If Collete Davis’ dreams come true, science for students in K-12 will involve fewer boring theoretical lectures filled with four-syllable words and more “Wow, that’s cool.”
In many ways Collete is leading by example. She skipped sixth grade entirely, graduated from high school two years early, and won a $40,000 National Science Foundation scholarship to attend renowned Embry-Riddle Aeronautical University.
At the same time she was embracing the sciences in school, Collete used her science and mechanical-oriented brain to launch a successful karting career.
Women in Science, Technology, Engineering and Math (STEM) fields are almost as rare as women in racing. So with the help of Embry-Riddle, Collete became a science ambassador carrying the STEM message to middle and high schools. She used her passion for racing to get students’ attention and urge them — especially the girls — to explore careers in the sciences.
“At 16 when I was in school for engineering speaking to middle-school kids about STEM education and careers, my eyes were really opened to just how capable these kids are, and how motivated they could be if we gave them an educational system that not only taught them, but engaged them, inspired them, and motivated them to pursue these fields and take a real interest,” Collete said, “I was lucky enough that I had the sport of karting enter my life where I got all of the hands on experience and excitement that related to STEM for me at a young age. Not all kids get those opportunities or even know they exist.”
Her experiences in speaking to students and studying engineering led Collete to Draper University where she will start her studies in April. Located in Silicon Valley, Draper University of Heroes describes itself as: “the brainchild of free-spirited venture capitalist Tim Draper, aka ‘The Riskmaster.’ We are an unconventional world-class boarding school for the brightest young entrepreneurs from around the world. We built this school because the world needs more heroes.” Every Draper student starts a company during his or her time at the school. (Read more about Draper University here.)
“My goal is to create a company in the innovative STEM education space for K-12,” Collete said. “It’s going to heavily involve a major racing partnership, and kick off with a national competition. Overtime, the vision is to expand into many different areas of innovative education approaches. My mission is to revolutionize the way STEM education is influenced, taught, experienced, and encouraged in K-12 grades and beyond, especially with our girls! STEM promotion and representation has always been a huge part of my brand and my professional racing aspirations pair perfectly as a catalyst to endorse my cause. I couldn’t be more passionate about the two.”
Collete’s efforts coincide with a growing national awareness of the need for more effective education in STEM fields. Experts predict U.S. growth in STEM-related jobs will outpace other fields in the foreseeable future.
According to a study by the U.S. Department of Commerce:
In 2010, 1 out of every 18 jobs (for a total of 7.6 million jobs) was in a STEM field.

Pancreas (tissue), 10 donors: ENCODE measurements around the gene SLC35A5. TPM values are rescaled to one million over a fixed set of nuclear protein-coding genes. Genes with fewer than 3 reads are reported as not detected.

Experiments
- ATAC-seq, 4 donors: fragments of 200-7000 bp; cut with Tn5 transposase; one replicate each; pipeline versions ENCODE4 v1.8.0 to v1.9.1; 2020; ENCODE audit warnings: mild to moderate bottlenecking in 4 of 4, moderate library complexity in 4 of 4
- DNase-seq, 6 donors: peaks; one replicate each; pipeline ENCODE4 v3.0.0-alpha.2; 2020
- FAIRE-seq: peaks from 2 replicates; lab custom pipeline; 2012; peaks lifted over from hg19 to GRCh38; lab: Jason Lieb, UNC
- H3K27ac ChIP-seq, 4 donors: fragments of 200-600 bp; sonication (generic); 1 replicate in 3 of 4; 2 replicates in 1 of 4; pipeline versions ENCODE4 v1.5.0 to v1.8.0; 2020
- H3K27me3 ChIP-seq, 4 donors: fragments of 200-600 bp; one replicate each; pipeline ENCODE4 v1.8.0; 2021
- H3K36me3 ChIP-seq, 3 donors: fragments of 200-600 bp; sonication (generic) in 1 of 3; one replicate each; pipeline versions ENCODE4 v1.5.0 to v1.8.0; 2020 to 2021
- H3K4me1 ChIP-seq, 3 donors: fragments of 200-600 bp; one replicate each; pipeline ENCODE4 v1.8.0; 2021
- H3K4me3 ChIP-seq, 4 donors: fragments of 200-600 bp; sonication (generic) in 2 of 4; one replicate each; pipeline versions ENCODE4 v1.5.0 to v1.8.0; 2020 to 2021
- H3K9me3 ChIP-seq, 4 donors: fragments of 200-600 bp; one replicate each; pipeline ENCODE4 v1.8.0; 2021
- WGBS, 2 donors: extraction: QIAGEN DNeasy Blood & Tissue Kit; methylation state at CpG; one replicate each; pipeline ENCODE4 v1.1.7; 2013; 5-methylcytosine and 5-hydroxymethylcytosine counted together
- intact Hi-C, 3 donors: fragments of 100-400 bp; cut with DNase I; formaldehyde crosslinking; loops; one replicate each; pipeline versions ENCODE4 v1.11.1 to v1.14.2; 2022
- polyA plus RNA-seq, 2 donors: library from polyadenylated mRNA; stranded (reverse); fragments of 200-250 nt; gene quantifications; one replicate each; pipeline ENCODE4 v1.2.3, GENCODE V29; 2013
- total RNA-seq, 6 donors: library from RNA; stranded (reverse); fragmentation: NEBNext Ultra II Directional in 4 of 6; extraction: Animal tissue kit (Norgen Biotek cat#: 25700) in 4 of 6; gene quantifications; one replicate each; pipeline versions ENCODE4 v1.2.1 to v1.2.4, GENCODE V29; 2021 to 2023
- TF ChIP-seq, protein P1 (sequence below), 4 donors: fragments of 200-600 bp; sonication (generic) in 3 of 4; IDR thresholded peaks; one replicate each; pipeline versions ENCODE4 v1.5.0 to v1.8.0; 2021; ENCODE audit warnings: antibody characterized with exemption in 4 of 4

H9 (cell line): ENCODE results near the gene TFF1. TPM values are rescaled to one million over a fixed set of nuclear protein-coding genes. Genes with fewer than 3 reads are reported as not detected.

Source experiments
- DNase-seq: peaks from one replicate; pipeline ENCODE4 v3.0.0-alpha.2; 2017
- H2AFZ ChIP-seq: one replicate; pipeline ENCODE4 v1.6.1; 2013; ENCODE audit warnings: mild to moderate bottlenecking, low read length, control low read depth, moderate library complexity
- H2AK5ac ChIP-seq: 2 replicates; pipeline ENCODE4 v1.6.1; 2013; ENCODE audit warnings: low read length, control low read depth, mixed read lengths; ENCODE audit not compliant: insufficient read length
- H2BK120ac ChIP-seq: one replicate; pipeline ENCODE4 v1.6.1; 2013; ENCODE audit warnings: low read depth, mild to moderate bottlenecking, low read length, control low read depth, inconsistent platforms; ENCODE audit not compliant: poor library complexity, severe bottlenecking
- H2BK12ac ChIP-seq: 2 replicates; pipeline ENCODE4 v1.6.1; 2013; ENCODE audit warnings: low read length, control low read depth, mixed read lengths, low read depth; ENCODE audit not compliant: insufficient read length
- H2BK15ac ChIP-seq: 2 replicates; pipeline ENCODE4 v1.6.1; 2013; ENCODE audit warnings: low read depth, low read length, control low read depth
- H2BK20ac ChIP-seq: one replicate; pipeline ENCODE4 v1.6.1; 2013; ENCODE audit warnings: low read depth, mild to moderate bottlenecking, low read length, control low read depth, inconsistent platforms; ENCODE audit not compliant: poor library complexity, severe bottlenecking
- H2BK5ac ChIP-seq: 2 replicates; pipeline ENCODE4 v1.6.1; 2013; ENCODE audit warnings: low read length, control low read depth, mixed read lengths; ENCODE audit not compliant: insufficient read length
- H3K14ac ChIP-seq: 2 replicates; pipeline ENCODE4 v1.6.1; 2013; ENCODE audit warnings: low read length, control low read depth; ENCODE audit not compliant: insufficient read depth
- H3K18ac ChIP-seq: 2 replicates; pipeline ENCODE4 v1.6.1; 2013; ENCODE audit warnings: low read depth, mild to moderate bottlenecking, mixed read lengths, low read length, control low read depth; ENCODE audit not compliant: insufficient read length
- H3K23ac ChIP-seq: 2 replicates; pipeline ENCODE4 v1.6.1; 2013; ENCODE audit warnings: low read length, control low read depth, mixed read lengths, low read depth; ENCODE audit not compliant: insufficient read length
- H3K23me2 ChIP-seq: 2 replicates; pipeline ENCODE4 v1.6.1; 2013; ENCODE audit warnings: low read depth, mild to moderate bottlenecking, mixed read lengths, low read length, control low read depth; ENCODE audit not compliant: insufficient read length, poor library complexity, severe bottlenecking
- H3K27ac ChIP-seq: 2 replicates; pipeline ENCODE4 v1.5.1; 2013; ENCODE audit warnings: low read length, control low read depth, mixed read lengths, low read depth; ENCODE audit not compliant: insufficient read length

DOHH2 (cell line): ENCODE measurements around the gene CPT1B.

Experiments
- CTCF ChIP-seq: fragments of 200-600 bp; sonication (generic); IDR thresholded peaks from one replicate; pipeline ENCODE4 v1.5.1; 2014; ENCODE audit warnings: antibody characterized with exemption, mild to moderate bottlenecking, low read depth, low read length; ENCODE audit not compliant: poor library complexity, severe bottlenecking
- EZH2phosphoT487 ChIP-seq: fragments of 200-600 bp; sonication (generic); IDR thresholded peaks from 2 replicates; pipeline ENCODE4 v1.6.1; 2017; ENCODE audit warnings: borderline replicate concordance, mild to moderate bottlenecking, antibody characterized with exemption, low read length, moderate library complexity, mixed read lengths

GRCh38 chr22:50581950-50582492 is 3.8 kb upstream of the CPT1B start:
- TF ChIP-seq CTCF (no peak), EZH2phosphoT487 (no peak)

Jobs in STEM fields will grow 17% between 2008 and 2018, compared to 9.8% growth in non-STEM jobs over the same period.
People with STEM-related degrees earn more than those without STEM-related degrees, even if they don’t work in STEM fields.
“The US is so behind on innovative, effective education approaches and it’s definitely showing in international rankings. Even the government is taking note now to promote innovation in these educational spaces. These kids are our future, and we should be helping create the future engineers, creators, and top innovators of the world, not holding them back.”
Racing is Rolling STEM
Few other sports combine so many elements of Science, Technology, Engineering and Math than racing. The presence of the automobile in the sport creates a STEM bonanza. Everyone from car mechanics to team engineers and drivers apply at least some science to their job.
That makes it an ideal sport for science-oriented people like Collete, and a dynamic visual aid that crushes the stereotype of all science jobs involving lab coats and theoretical research.
On the racing front, on March 1 Collete tested with Team USA, which competes in the open-wheel Panam GP. (Read more here.)
“I didn’t get the full test day as we were planning because it took a bit longer than expected to make my seat. I’m a lot smaller than most drivers,” she said. “By the time we had the seat ready to go, I only had time to go out for 2 short stints… after being out of a formula car for almost a year. But I’ve never caught onto a car so fast before. I think I found a new love for European open-wheel race cars.
“Honestly, one of the biggest things was just getting use to how nice the car was… the brakes, the added downforce, handling, etc. The car could take so much more than I was use to, so that was an exciting adjustment. By the last couple laps of my second stint, I was feeling a lot more comfortable and was able to start pushing the car a bit. Was only out long enough to get my feet wet, but already felt like I could jump back in and start really pushing the car immediately. It felt fantastic!”
If things come together and the team can work in more testing, Collete could race for Team USA in the season opener at Miami Homestead on April 6 and 7. Meanwhile she’ll continue working on her entrepreneurial vision of encouraging students to grab the world by its STEM.